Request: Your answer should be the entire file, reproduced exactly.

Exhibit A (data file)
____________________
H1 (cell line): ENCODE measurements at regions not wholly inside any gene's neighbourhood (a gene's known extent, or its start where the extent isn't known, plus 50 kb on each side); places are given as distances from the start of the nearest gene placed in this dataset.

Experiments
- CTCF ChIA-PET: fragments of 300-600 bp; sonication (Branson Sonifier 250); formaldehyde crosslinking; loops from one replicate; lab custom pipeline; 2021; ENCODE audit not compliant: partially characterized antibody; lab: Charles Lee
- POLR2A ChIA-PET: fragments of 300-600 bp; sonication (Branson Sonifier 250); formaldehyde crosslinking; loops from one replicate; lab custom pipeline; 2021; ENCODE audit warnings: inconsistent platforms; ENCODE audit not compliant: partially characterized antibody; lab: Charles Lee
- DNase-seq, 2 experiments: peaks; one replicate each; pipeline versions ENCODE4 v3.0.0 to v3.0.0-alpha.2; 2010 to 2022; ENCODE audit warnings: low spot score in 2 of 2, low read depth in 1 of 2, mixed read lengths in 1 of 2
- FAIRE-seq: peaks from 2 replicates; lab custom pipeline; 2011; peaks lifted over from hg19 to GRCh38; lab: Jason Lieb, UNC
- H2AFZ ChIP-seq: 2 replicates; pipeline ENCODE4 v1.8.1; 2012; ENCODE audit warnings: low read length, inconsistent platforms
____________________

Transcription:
H1 (cell line): ENCODE measurements at regions not wholly inside any gene's neighbourhood (a gene's known extent, or its start where the extent isn't known, plus 50 kb on each side); places are given as distances from the start of the nearest gene placed in this dataset.

Experiments
- CTCF ChIA-PET: fragments of 300-600 bp; sonication (Branson Sonifier 250); formaldehyde crosslinking; loops from one replicate; lab custom pipeline; 2021; ENCODE audit not compliant: partially characterized antibody; lab: Charles Lee
- POLR2A ChIA-PET: fragments of 300-600 bp; sonication (Branson Sonifier 250); formaldehyde crosslinking; loops from one replicate; lab custom pipeline; 2021; ENCODE audit warnings: inconsistent platforms; ENCODE audit not compliant: partially characterized antibody; lab: Charles Lee
- DNase-seq, 2 experiments: peaks; one replicate each; pipeline versions ENCODE4 v3.0.0 to v3.0.0-alpha.2; 2010 to 2022; ENCODE audit warnings: low spot score in 2 of 2, low read depth in 1 of 2, mixed read lengths in 1 of 2
- FAIRE-seq: peaks from 2 replicates; lab custom pipeline; 2011; peaks lifted over from hg19 to GRCh38; lab: Jason Lieb, UNC
- H2AFZ ChIP-seq: 2 replicates; pipeline ENCODE4 v1.8.1; 2012; ENCODE audit warnings: low read length, inconsistent platforms